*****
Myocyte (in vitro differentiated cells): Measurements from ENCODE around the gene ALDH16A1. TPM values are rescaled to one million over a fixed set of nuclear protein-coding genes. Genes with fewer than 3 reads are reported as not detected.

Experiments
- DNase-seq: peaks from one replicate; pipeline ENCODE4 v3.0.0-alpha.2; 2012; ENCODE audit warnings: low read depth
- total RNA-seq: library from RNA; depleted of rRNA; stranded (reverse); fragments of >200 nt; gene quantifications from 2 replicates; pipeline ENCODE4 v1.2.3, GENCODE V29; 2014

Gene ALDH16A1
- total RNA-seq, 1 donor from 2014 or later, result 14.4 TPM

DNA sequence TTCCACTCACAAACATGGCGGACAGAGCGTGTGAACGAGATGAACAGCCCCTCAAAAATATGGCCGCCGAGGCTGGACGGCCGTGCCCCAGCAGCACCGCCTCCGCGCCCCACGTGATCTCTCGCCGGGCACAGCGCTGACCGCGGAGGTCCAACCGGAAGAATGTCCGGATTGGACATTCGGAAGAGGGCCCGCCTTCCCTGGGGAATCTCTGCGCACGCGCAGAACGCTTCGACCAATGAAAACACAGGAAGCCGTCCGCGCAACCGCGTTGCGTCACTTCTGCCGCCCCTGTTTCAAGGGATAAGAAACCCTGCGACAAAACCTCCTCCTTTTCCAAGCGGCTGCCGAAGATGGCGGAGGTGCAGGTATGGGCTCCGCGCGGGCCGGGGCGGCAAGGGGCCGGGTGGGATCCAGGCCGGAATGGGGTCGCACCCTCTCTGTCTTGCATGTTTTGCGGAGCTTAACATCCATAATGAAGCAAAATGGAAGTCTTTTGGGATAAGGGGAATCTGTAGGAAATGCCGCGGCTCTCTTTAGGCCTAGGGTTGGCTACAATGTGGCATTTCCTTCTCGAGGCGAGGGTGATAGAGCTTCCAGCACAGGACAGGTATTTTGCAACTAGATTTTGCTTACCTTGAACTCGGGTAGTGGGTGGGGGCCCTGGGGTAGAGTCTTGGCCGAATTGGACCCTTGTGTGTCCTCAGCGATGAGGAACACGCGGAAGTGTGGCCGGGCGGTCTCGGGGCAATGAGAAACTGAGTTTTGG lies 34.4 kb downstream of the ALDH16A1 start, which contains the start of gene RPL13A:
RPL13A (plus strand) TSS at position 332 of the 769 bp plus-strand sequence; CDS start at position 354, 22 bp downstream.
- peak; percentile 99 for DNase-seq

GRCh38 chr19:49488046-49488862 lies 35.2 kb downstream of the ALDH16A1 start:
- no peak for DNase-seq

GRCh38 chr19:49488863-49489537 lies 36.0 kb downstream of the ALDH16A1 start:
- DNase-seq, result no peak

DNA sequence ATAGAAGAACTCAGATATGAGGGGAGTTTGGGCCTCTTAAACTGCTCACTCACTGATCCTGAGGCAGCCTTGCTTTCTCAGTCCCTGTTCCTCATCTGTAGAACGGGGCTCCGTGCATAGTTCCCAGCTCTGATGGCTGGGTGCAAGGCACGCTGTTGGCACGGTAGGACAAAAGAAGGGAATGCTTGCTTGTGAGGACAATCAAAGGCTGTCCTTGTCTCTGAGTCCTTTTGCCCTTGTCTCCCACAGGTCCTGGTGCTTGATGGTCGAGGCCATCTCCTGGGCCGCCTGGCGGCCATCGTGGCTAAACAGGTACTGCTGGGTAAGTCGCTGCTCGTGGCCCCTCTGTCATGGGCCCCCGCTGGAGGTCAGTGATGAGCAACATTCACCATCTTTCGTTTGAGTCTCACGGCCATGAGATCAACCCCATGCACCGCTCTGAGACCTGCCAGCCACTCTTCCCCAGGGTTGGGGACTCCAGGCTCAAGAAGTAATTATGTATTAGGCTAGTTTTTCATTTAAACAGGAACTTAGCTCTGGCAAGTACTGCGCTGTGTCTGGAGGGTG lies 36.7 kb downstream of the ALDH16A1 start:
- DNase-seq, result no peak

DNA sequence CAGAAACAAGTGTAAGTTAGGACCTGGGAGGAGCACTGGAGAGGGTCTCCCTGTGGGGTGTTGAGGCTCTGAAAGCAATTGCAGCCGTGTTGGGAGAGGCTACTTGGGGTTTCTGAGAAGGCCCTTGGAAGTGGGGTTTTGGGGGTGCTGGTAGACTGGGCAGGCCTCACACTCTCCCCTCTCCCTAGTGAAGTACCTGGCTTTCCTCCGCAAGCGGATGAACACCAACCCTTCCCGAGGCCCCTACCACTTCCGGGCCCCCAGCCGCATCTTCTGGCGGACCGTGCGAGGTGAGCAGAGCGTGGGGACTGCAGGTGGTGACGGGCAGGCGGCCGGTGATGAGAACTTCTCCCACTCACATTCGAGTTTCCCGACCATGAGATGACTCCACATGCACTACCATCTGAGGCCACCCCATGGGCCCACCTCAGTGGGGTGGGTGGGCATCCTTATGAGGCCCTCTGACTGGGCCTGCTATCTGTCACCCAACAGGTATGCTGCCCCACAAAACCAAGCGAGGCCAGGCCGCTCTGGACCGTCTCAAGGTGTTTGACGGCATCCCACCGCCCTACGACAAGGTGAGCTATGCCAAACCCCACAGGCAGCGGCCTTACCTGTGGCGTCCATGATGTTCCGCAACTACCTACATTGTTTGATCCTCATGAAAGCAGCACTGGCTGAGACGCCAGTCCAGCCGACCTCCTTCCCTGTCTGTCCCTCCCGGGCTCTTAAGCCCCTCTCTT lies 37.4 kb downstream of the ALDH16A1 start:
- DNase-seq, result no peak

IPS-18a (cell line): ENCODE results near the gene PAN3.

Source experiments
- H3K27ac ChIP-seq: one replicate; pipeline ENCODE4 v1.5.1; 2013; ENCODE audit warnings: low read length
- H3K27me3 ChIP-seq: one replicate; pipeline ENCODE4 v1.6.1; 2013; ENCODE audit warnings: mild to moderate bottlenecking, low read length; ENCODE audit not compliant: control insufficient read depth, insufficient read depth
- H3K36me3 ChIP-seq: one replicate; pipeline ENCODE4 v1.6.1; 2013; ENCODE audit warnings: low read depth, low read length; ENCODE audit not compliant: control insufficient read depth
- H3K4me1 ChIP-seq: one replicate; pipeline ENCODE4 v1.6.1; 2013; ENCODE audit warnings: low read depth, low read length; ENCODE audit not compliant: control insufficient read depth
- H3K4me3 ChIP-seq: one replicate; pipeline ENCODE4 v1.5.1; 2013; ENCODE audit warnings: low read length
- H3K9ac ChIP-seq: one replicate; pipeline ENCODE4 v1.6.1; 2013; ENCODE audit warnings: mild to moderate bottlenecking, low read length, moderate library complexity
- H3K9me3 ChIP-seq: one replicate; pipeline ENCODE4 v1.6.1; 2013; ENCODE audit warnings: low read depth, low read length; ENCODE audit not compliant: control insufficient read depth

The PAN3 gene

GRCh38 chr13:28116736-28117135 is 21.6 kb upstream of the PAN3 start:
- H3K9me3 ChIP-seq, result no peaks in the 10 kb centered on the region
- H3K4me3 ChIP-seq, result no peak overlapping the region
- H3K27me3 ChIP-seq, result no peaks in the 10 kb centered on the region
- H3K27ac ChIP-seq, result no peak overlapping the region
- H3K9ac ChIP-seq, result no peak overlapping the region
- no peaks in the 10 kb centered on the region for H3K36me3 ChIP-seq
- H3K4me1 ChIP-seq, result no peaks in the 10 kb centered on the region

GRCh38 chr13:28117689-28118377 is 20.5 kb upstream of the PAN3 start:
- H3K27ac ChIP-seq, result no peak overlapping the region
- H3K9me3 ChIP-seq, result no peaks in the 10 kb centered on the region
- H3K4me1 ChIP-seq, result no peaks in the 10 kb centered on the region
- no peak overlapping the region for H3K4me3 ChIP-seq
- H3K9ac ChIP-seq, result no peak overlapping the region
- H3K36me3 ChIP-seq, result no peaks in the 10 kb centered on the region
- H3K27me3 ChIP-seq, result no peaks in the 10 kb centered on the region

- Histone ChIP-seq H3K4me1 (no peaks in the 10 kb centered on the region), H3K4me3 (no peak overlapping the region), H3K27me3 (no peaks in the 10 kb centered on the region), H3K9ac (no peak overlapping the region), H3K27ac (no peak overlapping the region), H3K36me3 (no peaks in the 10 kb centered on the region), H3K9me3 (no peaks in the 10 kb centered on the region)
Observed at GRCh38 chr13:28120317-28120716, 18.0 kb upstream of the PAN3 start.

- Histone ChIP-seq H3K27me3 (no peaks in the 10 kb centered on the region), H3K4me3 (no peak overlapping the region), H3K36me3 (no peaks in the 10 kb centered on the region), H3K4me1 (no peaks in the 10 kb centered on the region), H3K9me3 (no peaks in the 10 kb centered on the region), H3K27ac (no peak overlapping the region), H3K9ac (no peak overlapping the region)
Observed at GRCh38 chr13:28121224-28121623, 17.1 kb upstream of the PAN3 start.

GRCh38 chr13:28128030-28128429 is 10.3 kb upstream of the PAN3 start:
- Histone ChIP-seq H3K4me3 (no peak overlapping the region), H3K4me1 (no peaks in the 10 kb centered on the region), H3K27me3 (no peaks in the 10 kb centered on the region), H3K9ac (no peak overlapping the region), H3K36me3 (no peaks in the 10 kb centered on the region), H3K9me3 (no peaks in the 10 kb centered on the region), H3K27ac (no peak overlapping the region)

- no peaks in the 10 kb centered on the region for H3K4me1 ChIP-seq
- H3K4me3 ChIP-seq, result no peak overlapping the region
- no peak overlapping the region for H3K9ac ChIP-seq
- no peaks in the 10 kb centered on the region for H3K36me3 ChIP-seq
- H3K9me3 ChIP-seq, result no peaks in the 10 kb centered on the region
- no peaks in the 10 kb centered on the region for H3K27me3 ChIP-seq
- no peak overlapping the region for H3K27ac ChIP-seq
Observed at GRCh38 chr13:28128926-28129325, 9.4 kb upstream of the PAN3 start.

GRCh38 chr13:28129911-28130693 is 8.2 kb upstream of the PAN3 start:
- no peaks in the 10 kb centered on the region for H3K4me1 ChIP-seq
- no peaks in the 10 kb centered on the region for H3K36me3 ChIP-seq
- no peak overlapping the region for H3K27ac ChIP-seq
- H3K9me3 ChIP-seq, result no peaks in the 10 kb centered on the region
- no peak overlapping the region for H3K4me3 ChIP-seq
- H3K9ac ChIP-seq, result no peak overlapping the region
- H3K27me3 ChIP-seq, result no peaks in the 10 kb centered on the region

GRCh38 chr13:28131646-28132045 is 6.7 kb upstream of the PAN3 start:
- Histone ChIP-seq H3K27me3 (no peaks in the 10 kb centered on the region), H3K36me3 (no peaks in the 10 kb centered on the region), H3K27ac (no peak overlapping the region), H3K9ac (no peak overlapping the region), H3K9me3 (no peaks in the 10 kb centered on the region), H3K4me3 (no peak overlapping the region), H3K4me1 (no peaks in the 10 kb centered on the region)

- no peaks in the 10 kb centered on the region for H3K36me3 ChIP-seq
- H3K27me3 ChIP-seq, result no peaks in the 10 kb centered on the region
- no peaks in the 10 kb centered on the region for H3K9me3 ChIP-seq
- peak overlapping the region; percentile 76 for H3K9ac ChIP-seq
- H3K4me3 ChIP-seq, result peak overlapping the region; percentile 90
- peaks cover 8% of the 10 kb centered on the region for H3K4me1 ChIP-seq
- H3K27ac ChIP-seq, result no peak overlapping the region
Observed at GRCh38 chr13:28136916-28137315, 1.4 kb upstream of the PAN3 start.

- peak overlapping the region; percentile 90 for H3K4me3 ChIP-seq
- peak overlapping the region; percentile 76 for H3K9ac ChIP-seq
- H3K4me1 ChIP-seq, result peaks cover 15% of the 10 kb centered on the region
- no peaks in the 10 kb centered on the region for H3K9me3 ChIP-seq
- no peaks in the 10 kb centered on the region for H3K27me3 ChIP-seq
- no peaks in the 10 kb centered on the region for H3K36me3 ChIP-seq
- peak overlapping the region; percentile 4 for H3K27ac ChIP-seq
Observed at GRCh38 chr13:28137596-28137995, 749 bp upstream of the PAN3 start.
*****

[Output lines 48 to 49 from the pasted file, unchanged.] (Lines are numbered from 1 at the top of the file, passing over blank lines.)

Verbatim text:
GRCh38 chr13:28128030-28128429 is 10.3 kb upstream of the PAN3 start:
- Histone ChIP-seq H3K4me3 (no peak overlapping the region), H3K4me1 (no peaks in the 10 kb centered on the region), H3K27me3 (no peaks in the 10 kb centered on the region), H3K9ac (no peak overlapping the region), H3K36me3 (no peaks in the 10 kb centered on the region), H3K9me3 (no peaks in the 10 kb centered on the region), H3K27ac (no peak overlapping the region)